Here’s the general theory of legislative failure: Political polarization leads to congressional gridlock, and congressional gridlock leads to legislative inaction. If Congress can’t get its act together, then the worst that happens is nothing gets done.
But that standard version of political physics is wrong, or at least incomplete. Political polarization does lead to congressional gridlock, but congressional gridlock often leads not to inaction, but to extra-congressional action — that is, action that either skirts Congress altogether or radically subverts the normal legislative process. If you believe government should be accountable, efficient and, for business, predictable, that’s not a good outcome.
It is, however, an increasingly frequent one. The debt deal that Congress passed this week is the latest example. The core of it isn’t the $900 billion in cuts scheduled to come soon; it’s the special committee charged with cutting $1.5 trillion later. If that committee produces a plan supported by a majority of its 12 members, the proposal is allowed to speed through both chambers of Congress, immune to the filibusters and amendments that impede most legislation. The committee’s powers are so great and so unusual that it has attracted a not entirely affectionate nickname: “Supercommittee.”
This is the age of superpowers. Last year’s Affordable Care Act plotted a detour around congressional inaction, and even opposition, by creating the Independent Payment Advisory Board, a 15-member panel of experts empowered to make profound changes to the system. To stop the board’s recommendations from taking effect, Congress must vote them down, after which the president must either agree with Congress or have his veto overridden by two-thirds of each house. Bloomberg View columnist Peter Orszag, former director of the Office of Management and Budget and the panel’s chief sponsor, called it “the largest yielding of sovereignty from the Congress since the creation of the Federal Reserve.” He meant it as a compliment.
At the Department of Education, Secretary Arne Duncan has prepared contingency plans in the event Congress fails to reauthorize or replace the No Child Left Behind Act. Duncan would unilaterally grant waivers to all 50 states, releasing them from most of the law’s mandates. Neither Duncan nor Congress favors this path. It’s just not clear that lawmakers will be able to get their act together and pass an education bill in this polarized environment. And if Congress doesn’t act, someone else must.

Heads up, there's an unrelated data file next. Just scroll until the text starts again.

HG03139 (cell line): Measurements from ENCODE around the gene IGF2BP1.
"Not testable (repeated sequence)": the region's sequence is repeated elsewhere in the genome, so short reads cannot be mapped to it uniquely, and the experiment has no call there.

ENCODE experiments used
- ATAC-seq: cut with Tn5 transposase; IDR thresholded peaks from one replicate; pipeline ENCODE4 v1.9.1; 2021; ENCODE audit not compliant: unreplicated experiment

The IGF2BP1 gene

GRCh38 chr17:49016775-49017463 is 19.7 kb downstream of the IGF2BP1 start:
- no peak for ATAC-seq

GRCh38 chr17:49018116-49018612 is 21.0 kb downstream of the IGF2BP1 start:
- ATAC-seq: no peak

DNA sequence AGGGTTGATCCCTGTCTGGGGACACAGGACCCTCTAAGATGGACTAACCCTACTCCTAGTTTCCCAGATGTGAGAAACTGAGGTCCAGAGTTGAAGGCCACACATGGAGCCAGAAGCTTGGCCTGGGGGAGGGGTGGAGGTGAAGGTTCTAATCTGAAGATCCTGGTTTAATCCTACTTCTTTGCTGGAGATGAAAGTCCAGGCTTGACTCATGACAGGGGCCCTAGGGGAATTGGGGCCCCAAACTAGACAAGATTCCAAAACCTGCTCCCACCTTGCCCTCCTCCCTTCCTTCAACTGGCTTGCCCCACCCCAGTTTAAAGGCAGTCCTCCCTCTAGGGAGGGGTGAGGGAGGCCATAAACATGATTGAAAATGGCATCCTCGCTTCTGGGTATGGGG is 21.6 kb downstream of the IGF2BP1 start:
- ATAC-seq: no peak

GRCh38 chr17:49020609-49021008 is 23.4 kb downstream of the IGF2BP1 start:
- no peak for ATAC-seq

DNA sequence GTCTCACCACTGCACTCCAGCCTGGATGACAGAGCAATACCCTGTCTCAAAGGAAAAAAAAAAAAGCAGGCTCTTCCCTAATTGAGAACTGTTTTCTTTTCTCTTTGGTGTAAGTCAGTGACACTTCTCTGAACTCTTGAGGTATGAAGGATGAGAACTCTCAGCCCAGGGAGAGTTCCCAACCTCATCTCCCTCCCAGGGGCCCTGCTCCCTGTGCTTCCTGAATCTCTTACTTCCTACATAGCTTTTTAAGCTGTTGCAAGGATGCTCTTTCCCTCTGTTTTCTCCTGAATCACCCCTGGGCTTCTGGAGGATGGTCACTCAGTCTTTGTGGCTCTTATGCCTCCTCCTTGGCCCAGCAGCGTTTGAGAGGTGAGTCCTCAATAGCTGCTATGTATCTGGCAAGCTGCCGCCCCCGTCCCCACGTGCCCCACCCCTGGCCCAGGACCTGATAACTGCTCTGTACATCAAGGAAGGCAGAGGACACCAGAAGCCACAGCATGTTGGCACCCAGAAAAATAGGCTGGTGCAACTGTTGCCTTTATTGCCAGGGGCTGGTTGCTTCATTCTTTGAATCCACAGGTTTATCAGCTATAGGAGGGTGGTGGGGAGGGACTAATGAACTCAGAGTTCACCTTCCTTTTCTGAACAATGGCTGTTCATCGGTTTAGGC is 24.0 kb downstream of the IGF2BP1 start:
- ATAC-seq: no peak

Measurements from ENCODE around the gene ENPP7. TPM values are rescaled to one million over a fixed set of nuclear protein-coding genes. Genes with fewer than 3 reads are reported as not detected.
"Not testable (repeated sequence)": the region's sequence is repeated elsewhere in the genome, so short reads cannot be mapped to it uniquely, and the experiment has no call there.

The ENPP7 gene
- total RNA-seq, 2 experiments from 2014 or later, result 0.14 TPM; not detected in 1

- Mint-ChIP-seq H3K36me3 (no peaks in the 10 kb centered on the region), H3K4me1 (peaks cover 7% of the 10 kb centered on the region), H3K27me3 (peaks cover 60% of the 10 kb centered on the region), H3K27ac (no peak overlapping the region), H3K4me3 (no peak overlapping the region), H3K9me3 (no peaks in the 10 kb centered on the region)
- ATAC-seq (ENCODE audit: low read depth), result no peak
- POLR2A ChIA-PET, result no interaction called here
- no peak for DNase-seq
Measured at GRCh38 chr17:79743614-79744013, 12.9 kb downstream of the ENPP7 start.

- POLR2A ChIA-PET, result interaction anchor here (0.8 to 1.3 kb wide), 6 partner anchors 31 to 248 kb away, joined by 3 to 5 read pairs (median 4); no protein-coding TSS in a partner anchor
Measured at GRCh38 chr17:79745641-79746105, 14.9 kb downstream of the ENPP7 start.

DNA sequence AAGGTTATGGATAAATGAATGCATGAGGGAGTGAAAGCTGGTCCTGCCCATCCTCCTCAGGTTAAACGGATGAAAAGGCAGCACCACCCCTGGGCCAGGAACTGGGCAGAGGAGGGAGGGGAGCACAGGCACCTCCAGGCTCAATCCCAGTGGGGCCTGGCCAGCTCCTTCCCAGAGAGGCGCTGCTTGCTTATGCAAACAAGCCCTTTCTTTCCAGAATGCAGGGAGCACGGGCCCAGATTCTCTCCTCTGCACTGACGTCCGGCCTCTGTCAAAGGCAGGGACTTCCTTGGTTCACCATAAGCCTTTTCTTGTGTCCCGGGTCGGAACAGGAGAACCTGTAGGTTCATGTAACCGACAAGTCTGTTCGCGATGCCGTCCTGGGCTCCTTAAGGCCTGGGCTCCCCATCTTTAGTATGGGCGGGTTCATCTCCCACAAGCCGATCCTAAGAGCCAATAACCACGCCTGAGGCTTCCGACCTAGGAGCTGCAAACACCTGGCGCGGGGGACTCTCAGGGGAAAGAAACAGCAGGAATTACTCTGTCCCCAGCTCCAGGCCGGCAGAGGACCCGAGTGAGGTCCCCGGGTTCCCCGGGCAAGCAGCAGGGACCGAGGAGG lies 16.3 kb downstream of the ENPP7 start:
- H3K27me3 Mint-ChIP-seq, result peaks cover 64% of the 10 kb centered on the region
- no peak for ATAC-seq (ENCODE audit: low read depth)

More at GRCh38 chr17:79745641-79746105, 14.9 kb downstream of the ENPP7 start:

The Fed is considering its own bypass of Congress, seeking unconventional measures it might be able to uncork to support a floundering economy that Congress seems uninterested in aiding. With interest rates near zero and the central bank’s ability to deploy monetary policy constrained, it would be far easier for Congress to support the economy with fiscal policy — tax cuts or infrastructure investment, for example. But Congress won’t act. As a result, the Fed might be forced to.
The list goes on. One more: The Environmental Protection Agency is preparing to regulate carbon emissions because Congress has been unable to pass an energy bill. Gridlock doesn’t simply mean nothing gets done. It means that nothing gets done in the transparently democratic way it is supposed to.
All of these extra-congressional ventures take place with the implicit approval of Congress. If Congress chose to exercise its constitutional powers, it could shutter the EPA, hamstring the secretary of Education, repeal the Independent Payment Advisory Board, abolish the Fed and pass its own deficit-reduction bill. Conversely, it could vote to protect the environment, reauthorize No Child Left Behind, overhaul Medicare, stimulate the economy and bring spending in line with revenue.
But rather than choose one path or another, Congress delegates responsibility to others to exercise power on its behalf. It leaves governance in a liminal state. Congress neither musters sufficient support for policies to enact them, nor generates sufficient opposition to policies to stop others from acting on them. The result is not stasis, which seems to be the logical conclusion of gridlock. It is action. It’s just a kind of action that is far less accountable, and less effective, than that produced by a fully functioning legislative body.
Observers occasionally sigh deeply and blame this on bitter polarization of the two major political parties. But that’s not quite the problem. Nor is the issue that our political system is ill-designed. It’s that our political system is ill-designed for parties that are so polarized. Our system is designed for consensus. When that breaks down, the system turns on itself, its many veto points and blockages placing a chokehold on action. To escape the gridlock, the parties establish elaborate extra-congressional fixes, circumventing the political system itself. The government can still work. It just doesn’t work very well: not for liberals, not for conservatives, not for the country.